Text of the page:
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From classrooms to the office, Intel addresses high-tech gender gap in Costa Rica

In Costa Rica, as in many other countries, there is intense demand for electrical, electronic and computer engineers – yet only 15 percent of those choosing engineering and technology as a career are women. The multinational technology giant Intel, with offices and plants in 160 countries, is trying to change that picture.

“We want women to design our products because women are our customers. Most of our end products are used by women,” says Timothy Scott, public affairs manager at Intel’s Costa Rican offices in La Ribera de Belén. “They can also provide a diverse way of thinking which will result in diverse ways of solving problems. … There is the perception that engineering is for men. It is also a field that is not as visible as teaching, nursing or retail.”

Intel’s elementary-school workshops aim to give girls a boost toward futures in engineering.

(Courtesy of Intel)

Intel has initiated several projects to give girls a look at engineering as a career. “Juguemos a ser ingenieros,” or “Let’s Pretend We’re Engineers,” is for girls and boys in fourth and fifth grades and gives kids a hands-on experience. It also dispels any notions that girls might have about not being on par with the boys.

“In four-hour sessions, they go from knowing nothing to designing and producing something. Kids love it,” says Scott. “They begin to think of futures in engineering. They lose their fear of technology.”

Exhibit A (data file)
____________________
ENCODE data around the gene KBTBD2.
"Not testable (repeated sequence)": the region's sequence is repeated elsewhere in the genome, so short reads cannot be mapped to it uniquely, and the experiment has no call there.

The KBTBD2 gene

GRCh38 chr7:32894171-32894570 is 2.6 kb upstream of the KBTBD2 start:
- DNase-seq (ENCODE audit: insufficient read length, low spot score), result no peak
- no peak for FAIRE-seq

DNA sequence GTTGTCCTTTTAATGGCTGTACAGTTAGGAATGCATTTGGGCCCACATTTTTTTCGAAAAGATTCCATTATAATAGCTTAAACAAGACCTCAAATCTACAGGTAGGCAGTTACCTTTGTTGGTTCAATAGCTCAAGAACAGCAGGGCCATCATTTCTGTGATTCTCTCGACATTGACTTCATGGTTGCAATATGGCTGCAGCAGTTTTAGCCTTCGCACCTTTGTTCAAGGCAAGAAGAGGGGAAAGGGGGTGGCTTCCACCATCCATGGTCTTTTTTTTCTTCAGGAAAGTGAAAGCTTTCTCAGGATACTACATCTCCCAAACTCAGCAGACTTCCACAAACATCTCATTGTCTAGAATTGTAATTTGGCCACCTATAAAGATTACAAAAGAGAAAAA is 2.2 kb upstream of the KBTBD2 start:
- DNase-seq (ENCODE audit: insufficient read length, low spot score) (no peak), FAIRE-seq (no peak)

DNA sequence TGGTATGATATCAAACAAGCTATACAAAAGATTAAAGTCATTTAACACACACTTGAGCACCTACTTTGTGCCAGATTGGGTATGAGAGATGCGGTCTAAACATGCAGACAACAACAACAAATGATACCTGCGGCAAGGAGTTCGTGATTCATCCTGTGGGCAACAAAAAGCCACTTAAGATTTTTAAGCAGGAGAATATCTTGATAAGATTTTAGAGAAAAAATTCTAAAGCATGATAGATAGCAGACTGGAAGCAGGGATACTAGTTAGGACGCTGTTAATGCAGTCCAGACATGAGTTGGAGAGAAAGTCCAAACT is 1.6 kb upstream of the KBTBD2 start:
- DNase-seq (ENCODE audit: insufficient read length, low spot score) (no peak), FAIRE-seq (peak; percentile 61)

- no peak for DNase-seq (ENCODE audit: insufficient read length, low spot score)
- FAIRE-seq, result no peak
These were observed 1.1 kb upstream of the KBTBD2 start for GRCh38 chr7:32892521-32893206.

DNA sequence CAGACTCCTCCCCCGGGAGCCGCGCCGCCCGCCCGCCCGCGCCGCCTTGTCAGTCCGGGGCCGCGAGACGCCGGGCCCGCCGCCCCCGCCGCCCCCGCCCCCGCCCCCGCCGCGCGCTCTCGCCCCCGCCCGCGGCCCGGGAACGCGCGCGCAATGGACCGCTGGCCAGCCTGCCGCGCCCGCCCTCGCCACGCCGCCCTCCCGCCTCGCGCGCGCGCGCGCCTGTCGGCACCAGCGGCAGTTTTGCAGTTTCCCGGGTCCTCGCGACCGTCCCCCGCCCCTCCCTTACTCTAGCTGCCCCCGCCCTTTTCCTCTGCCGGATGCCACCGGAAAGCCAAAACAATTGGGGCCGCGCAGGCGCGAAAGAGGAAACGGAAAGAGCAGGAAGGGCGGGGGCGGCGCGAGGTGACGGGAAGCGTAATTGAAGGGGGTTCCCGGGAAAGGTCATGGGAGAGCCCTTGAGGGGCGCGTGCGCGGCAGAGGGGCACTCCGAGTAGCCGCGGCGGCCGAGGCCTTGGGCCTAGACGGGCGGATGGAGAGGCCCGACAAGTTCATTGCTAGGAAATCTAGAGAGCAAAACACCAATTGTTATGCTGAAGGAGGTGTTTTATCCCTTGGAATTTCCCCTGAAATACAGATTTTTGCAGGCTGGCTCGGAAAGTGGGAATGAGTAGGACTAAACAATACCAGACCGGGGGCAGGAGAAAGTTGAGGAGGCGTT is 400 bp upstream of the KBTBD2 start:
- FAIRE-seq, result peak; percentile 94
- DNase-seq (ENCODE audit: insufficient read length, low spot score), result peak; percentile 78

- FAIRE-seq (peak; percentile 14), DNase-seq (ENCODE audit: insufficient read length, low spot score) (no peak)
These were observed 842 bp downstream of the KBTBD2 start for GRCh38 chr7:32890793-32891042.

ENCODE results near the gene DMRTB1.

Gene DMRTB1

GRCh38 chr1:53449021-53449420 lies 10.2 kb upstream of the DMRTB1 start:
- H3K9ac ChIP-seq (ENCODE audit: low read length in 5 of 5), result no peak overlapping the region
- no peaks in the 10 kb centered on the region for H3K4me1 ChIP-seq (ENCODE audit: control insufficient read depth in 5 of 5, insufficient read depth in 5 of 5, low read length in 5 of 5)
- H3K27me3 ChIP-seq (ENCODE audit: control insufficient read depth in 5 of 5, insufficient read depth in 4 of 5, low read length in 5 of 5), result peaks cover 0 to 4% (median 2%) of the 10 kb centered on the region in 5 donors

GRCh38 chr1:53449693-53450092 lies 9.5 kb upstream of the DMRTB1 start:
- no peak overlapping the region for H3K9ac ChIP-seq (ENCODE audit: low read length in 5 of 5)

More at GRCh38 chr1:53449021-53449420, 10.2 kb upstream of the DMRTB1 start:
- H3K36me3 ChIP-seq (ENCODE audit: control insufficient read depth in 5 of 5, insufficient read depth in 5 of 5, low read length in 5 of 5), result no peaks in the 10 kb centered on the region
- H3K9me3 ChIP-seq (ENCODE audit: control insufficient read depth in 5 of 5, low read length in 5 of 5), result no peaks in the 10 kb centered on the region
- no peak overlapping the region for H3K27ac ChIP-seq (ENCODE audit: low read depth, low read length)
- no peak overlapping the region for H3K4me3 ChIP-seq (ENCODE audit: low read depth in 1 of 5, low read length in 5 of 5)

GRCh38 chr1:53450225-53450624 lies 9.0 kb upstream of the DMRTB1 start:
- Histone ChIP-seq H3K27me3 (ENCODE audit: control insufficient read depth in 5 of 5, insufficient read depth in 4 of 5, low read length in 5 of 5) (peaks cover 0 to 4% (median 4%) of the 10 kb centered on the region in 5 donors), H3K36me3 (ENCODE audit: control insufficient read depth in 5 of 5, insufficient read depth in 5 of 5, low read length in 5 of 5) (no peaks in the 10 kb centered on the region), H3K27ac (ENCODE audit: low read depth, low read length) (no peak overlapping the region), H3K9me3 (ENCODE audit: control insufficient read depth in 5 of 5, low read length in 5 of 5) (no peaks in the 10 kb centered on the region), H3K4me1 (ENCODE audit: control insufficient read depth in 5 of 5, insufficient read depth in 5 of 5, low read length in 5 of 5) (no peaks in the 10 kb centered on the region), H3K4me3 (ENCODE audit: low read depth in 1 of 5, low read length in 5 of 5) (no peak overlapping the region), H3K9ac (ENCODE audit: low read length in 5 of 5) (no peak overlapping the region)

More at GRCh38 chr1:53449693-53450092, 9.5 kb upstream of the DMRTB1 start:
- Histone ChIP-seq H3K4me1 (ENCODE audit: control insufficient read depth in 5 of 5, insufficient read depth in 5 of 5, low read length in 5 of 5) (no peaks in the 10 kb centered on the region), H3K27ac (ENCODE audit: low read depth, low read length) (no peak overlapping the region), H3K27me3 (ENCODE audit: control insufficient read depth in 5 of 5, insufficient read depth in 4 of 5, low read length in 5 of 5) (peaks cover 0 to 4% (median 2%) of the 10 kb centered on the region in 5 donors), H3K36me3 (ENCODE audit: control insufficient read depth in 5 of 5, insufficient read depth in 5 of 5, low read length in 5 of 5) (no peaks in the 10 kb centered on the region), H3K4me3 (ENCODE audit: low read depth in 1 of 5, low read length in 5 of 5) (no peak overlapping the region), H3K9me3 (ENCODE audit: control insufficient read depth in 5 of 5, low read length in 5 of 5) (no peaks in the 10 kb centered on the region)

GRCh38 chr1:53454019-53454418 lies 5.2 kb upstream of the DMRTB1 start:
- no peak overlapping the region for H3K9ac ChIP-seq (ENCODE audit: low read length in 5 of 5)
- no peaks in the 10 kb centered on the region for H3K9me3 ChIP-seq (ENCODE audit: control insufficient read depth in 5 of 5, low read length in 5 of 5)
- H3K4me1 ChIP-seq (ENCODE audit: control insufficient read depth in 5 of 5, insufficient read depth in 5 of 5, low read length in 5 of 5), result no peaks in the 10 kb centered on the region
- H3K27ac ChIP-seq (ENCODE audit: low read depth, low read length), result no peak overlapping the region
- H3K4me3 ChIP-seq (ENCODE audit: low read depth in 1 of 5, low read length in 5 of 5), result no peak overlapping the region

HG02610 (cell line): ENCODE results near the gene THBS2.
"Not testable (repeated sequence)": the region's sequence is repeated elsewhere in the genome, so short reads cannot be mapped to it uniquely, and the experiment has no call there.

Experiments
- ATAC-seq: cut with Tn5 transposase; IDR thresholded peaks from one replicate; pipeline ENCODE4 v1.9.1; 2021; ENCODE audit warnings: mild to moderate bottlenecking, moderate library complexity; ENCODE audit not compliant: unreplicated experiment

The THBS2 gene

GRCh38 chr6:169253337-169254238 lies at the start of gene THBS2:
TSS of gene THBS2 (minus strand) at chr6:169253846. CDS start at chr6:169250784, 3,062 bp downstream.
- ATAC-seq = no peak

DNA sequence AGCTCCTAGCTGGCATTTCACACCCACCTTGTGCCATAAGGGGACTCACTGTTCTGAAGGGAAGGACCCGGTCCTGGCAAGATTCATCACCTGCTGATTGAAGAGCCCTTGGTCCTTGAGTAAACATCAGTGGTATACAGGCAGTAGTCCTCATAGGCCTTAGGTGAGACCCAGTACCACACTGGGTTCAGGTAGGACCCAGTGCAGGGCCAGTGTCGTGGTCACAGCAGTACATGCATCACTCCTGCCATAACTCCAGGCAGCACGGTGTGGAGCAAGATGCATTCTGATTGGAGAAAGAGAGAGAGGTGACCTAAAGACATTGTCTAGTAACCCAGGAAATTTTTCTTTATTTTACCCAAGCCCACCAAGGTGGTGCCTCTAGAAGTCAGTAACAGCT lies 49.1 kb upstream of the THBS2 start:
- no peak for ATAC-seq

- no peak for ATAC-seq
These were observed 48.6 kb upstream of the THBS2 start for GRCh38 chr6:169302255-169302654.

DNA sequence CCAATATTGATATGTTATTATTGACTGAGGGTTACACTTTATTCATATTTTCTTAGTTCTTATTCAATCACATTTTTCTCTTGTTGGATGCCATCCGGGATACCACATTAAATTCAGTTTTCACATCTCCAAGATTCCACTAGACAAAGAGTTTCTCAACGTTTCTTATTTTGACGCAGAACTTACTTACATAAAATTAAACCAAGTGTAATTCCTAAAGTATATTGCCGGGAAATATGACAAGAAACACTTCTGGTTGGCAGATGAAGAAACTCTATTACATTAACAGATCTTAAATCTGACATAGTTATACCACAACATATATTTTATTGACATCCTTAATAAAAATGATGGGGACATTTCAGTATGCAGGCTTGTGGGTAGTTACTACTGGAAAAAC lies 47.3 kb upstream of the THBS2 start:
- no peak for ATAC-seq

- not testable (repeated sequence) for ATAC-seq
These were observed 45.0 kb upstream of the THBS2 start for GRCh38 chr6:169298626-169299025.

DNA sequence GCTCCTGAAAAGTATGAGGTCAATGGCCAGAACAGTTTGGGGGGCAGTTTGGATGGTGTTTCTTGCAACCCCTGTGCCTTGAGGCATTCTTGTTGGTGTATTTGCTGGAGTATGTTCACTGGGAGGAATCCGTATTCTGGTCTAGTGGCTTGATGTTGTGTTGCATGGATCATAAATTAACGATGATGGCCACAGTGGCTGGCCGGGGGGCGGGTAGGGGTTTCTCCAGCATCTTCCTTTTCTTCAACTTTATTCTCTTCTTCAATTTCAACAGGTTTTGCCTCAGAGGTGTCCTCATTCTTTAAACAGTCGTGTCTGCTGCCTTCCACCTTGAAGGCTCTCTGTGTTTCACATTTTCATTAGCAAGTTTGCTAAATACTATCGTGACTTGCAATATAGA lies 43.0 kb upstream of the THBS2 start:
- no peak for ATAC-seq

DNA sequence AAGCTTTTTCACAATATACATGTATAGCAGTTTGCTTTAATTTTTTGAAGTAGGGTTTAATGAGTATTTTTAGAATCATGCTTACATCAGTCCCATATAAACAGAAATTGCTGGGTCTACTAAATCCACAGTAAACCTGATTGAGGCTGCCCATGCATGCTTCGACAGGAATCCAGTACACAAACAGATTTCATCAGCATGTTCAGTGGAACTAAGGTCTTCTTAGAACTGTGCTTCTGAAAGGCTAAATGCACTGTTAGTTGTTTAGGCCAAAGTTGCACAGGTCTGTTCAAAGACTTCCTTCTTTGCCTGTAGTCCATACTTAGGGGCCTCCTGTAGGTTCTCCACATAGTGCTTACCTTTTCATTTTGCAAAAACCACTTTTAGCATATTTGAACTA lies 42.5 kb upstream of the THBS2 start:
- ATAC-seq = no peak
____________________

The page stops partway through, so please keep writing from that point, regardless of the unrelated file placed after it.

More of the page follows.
So far, 750 kids in ten schools have been involved and other schools are waiting for the program. In upper grades, students work with STEM, an organization which promotes Science, Technology, Engineering and Mathematics, and get to meet engineers in person. Their guest speakers might come from NASA or from Costa Rica: the goal is to show students that engineers are people just like them, and to learn about their options in the field.

Intel also sponsors the winners of local science fairs that bring girls into leadership roles with technology, covering their costs to attend international science fairs. At the university level, Intel offers part-time jobs to promising students that they can do real work and earn something while they study.

Once women are working at Intel, the operations seek to remove impediments to women’s ascent to high-ranking positions: the company provides “mother’s rooms” where lactating mothers can rest and extract their milk for baby’s feeding, and allows parents to ask for flexible schedules to have more family time. The Women at Intel Network (WIN) is an international organization with a Costa Rican chapter that seeks to make the workplace more comfortable in a male-dominated profession.

It will take a generation to make changes, says Scott: “We hope that by 2020 we will see parity of men and women studying engineering and technology.”

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